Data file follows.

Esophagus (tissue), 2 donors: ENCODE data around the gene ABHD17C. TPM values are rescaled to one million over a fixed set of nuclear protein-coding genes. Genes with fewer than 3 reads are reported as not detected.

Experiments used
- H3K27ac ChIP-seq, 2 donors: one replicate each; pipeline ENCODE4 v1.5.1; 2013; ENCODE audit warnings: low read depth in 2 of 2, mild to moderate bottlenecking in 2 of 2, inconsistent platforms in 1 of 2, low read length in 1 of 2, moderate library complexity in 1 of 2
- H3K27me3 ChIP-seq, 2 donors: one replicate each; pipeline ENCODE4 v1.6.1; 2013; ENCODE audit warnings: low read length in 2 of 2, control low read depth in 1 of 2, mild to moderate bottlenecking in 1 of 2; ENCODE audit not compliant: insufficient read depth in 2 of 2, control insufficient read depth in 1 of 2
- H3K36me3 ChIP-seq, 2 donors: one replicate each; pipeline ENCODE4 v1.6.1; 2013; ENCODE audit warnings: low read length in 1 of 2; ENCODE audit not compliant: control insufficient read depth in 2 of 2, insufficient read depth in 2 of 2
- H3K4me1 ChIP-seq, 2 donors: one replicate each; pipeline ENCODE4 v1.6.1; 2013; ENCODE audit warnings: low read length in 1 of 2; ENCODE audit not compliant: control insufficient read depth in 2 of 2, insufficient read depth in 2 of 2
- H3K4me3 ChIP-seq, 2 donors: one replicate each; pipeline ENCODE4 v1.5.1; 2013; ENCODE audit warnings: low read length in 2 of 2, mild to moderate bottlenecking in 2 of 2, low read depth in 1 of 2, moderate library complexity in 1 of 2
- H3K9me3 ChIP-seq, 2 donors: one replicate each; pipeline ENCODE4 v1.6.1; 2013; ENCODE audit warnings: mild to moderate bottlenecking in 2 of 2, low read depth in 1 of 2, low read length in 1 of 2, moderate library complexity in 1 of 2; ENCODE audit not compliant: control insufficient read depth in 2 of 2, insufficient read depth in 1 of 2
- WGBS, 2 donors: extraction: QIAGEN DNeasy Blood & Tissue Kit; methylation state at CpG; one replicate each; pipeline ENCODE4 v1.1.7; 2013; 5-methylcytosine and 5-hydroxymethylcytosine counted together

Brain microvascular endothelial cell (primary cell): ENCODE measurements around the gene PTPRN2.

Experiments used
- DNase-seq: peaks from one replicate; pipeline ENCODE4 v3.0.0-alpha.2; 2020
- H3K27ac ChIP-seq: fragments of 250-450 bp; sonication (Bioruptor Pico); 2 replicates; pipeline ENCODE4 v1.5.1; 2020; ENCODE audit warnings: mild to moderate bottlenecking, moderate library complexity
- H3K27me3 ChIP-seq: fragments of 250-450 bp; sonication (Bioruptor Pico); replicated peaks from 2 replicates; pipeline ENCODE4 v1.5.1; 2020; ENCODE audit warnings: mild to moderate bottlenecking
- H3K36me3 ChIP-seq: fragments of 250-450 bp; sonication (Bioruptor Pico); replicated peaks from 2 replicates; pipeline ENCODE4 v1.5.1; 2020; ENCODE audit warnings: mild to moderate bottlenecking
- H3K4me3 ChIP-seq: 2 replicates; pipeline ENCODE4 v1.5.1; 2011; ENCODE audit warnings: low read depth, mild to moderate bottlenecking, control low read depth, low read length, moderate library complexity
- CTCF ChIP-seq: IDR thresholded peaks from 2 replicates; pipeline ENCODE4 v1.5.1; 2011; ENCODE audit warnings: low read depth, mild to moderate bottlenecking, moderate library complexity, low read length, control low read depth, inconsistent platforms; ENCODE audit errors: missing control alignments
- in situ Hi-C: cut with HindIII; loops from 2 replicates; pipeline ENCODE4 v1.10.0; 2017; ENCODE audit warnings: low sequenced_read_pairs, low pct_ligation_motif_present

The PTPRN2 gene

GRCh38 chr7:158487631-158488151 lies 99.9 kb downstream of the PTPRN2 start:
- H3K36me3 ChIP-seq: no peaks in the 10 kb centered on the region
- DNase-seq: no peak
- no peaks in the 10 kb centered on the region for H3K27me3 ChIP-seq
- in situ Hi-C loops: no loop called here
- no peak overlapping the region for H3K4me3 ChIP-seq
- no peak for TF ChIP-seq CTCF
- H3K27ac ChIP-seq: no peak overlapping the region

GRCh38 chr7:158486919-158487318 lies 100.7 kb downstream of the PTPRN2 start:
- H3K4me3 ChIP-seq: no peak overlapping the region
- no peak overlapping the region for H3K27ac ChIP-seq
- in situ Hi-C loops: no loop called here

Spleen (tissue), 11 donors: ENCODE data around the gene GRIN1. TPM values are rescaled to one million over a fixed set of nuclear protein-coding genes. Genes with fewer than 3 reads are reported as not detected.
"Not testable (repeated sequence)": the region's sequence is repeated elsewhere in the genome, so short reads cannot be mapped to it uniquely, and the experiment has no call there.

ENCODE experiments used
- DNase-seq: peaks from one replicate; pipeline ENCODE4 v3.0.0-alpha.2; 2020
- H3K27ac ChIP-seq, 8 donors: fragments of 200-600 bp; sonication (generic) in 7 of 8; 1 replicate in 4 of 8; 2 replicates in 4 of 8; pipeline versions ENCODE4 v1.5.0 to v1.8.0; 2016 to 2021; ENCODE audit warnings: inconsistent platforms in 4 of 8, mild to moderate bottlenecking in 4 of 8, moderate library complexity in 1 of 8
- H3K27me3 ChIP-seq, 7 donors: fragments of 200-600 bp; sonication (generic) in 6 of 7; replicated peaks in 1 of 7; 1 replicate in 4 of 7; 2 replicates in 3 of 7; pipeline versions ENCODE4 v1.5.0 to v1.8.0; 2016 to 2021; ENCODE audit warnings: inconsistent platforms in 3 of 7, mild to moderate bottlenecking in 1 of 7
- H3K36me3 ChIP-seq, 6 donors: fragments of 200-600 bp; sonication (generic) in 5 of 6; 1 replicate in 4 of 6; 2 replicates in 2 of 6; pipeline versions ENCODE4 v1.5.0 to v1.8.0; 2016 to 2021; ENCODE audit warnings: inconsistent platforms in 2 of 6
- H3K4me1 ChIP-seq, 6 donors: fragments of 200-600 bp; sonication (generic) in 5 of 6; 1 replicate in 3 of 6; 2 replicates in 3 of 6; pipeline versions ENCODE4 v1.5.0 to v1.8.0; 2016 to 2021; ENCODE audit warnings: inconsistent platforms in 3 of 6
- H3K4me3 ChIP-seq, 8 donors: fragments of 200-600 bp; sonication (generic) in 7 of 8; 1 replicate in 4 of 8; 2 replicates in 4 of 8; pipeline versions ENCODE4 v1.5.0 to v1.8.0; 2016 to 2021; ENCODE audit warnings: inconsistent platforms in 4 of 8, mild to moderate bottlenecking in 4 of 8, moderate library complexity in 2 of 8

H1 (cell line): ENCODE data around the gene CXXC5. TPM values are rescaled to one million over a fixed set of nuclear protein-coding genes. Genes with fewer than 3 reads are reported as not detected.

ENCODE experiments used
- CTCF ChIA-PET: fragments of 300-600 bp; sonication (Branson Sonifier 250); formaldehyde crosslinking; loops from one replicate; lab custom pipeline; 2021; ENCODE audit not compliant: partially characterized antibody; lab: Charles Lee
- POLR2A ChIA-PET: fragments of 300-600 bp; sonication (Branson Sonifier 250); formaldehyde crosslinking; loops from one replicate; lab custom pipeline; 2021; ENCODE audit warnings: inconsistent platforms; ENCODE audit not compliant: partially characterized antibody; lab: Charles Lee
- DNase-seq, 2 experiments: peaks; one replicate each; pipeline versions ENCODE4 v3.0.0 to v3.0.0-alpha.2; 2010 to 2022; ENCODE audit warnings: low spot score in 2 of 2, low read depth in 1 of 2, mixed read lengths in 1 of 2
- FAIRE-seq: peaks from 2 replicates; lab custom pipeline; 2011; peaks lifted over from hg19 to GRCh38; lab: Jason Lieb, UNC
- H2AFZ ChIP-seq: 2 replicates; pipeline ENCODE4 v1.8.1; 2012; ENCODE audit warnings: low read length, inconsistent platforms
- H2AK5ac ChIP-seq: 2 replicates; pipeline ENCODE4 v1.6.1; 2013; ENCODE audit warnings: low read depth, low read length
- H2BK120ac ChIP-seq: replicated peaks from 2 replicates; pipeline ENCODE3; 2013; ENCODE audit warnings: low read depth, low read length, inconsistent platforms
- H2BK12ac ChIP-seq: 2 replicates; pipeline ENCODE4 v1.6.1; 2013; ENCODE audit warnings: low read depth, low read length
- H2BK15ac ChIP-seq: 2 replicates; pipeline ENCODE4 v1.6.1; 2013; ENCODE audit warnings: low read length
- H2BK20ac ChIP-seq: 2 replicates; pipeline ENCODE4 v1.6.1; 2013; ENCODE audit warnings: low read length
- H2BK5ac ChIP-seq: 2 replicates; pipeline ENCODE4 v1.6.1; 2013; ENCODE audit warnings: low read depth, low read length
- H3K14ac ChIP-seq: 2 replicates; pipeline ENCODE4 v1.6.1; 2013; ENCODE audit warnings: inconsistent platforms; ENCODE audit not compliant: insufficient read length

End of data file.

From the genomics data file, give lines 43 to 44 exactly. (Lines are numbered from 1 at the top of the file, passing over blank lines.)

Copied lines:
- CTCF ChIA-PET: fragments of 300-600 bp; sonication (Branson Sonifier 250); formaldehyde crosslinking; loops from one replicate; lab custom pipeline; 2021; ENCODE audit not compliant: partially characterized antibody; lab: Charles Lee
- POLR2A ChIA-PET: fragments of 300-600 bp; sonication (Branson Sonifier 250); formaldehyde crosslinking; loops from one replicate; lab custom pipeline; 2021; ENCODE audit warnings: inconsistent platforms; ENCODE audit not compliant: partially characterized antibody; lab: Charles Lee